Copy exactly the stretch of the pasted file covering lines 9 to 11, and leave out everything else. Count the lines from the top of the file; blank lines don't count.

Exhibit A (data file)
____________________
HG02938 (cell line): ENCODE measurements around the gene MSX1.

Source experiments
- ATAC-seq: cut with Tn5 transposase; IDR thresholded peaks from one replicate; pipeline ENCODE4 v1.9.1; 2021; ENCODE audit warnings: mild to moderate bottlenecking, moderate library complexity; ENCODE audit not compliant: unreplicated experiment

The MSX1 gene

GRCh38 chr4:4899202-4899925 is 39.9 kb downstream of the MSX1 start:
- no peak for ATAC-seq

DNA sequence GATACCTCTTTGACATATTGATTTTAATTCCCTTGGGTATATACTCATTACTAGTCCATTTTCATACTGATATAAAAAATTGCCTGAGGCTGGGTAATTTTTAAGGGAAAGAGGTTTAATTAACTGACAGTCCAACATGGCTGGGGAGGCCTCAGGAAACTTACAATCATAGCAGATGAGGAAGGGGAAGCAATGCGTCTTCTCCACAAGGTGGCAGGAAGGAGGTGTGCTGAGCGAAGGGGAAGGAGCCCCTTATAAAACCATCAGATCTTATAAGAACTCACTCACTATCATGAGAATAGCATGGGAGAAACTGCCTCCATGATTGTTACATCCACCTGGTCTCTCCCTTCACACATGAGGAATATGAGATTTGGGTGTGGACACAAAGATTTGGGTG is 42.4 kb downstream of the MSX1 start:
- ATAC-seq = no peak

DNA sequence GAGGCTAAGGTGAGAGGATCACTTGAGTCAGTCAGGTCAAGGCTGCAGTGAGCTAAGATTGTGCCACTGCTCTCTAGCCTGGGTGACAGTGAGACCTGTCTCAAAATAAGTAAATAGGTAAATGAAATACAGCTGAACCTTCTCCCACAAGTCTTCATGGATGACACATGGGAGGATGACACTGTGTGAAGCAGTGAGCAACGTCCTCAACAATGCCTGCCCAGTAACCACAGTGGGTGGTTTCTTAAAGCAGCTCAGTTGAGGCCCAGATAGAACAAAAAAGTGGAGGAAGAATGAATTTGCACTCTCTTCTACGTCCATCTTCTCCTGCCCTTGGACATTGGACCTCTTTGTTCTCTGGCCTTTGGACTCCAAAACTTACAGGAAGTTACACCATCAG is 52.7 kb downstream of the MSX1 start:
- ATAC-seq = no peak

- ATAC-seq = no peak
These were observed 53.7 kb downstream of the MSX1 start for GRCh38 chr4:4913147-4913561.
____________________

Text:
DNA sequence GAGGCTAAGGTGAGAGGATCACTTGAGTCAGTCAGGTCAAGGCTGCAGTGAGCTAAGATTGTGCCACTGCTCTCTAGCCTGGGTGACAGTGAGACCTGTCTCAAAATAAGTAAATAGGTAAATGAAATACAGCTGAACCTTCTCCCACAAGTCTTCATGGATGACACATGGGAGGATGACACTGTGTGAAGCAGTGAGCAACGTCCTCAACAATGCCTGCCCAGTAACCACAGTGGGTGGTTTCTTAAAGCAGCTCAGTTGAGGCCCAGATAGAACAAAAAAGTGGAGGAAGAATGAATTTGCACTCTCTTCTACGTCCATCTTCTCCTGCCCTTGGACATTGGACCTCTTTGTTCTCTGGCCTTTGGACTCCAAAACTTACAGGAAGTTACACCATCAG is 52.7 kb downstream of the MSX1 start:
- ATAC-seq = no peak

- ATAC-seq = no peak